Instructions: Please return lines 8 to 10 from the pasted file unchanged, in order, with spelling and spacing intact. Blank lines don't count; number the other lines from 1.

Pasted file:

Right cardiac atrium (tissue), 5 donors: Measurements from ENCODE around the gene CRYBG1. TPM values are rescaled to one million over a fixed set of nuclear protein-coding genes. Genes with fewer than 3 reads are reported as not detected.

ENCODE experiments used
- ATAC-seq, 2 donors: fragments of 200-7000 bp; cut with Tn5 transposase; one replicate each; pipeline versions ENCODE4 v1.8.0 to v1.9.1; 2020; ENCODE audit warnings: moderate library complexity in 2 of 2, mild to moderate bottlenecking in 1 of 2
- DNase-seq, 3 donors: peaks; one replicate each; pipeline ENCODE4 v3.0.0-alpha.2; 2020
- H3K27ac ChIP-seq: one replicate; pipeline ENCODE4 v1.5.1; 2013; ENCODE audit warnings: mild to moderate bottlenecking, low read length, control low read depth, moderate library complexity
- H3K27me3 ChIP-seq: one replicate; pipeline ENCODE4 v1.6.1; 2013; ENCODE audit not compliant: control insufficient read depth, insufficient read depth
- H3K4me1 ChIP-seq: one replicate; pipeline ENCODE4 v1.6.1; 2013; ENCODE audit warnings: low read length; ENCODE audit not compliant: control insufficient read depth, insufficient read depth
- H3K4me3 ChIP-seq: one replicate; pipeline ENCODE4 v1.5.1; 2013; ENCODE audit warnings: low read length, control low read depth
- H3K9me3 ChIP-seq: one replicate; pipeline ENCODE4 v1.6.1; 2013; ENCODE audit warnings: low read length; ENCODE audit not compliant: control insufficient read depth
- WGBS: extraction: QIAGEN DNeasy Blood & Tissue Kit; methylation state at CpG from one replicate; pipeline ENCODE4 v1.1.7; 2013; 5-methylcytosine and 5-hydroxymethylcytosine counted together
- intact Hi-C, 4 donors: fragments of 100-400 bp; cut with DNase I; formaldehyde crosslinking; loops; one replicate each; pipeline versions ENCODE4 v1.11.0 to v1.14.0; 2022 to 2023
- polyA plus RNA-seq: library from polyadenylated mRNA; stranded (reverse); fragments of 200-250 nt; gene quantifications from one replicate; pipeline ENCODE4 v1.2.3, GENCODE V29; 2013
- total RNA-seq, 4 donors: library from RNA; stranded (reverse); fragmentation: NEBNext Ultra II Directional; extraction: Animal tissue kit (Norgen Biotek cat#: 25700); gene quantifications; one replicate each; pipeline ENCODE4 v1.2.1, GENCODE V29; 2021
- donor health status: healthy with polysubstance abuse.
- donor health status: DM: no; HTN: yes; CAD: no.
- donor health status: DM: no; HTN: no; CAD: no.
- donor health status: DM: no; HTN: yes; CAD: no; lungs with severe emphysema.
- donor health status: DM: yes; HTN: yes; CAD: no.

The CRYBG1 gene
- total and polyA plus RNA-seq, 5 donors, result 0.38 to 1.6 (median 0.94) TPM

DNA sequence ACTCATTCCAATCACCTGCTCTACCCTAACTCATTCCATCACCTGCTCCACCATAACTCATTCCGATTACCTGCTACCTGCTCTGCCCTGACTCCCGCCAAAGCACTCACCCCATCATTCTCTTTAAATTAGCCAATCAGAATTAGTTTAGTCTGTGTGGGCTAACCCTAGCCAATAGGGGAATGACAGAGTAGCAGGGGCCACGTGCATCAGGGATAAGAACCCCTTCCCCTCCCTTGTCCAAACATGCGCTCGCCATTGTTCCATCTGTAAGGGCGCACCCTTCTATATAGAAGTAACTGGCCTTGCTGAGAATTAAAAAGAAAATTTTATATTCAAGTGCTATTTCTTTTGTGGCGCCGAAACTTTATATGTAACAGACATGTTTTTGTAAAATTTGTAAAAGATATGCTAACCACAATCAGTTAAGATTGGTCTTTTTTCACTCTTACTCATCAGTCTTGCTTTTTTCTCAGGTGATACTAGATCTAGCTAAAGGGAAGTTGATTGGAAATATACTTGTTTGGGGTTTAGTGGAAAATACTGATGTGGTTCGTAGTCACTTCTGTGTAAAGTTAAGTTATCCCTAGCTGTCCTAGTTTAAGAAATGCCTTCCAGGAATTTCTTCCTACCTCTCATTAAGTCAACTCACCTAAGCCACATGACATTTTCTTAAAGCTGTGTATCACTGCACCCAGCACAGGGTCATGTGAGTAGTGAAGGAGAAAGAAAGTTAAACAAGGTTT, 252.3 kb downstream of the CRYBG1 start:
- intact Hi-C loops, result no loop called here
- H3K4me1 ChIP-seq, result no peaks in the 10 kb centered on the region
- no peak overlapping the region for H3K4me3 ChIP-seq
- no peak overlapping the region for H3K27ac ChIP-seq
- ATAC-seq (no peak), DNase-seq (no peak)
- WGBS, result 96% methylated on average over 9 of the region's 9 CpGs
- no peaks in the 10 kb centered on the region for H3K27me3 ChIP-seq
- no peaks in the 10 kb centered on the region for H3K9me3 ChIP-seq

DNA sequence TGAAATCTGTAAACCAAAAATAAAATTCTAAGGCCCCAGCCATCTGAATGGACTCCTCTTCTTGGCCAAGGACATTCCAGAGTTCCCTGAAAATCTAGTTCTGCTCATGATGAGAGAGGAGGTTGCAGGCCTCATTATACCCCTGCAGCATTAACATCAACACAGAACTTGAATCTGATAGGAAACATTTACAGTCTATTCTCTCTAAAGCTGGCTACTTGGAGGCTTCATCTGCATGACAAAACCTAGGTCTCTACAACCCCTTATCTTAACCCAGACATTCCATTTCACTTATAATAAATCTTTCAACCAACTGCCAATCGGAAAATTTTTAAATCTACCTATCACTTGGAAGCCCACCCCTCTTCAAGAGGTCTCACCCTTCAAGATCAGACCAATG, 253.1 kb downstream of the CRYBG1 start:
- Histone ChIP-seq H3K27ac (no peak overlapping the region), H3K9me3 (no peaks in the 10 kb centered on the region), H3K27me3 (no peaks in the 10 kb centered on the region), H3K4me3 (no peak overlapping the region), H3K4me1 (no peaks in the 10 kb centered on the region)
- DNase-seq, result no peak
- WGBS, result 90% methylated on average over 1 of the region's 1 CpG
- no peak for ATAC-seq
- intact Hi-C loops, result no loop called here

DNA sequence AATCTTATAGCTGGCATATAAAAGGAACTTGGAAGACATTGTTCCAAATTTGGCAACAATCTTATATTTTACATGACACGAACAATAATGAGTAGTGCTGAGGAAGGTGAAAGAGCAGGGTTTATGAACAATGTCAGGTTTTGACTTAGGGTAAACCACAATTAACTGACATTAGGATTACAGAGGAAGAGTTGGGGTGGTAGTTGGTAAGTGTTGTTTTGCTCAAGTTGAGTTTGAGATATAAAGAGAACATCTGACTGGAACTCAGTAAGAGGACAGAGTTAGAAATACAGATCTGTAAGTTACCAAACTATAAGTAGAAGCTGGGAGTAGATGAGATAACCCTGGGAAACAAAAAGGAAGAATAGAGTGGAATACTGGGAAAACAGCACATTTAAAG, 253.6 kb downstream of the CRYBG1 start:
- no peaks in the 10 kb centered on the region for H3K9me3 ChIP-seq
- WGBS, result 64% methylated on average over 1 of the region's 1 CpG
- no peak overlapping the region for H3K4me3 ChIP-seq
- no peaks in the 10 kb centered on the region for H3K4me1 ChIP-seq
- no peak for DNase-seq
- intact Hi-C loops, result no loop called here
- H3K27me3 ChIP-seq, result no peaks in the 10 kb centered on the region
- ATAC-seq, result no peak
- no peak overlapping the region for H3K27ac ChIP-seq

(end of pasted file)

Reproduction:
- H3K4me3 ChIP-seq: one replicate; pipeline ENCODE4 v1.5.1; 2013; ENCODE audit warnings: low read length, control low read depth
- H3K9me3 ChIP-seq: one replicate; pipeline ENCODE4 v1.6.1; 2013; ENCODE audit warnings: low read length; ENCODE audit not compliant: control insufficient read depth
- WGBS: extraction: QIAGEN DNeasy Blood & Tissue Kit; methylation state at CpG from one replicate; pipeline ENCODE4 v1.1.7; 2013; 5-methylcytosine and 5-hydroxymethylcytosine counted together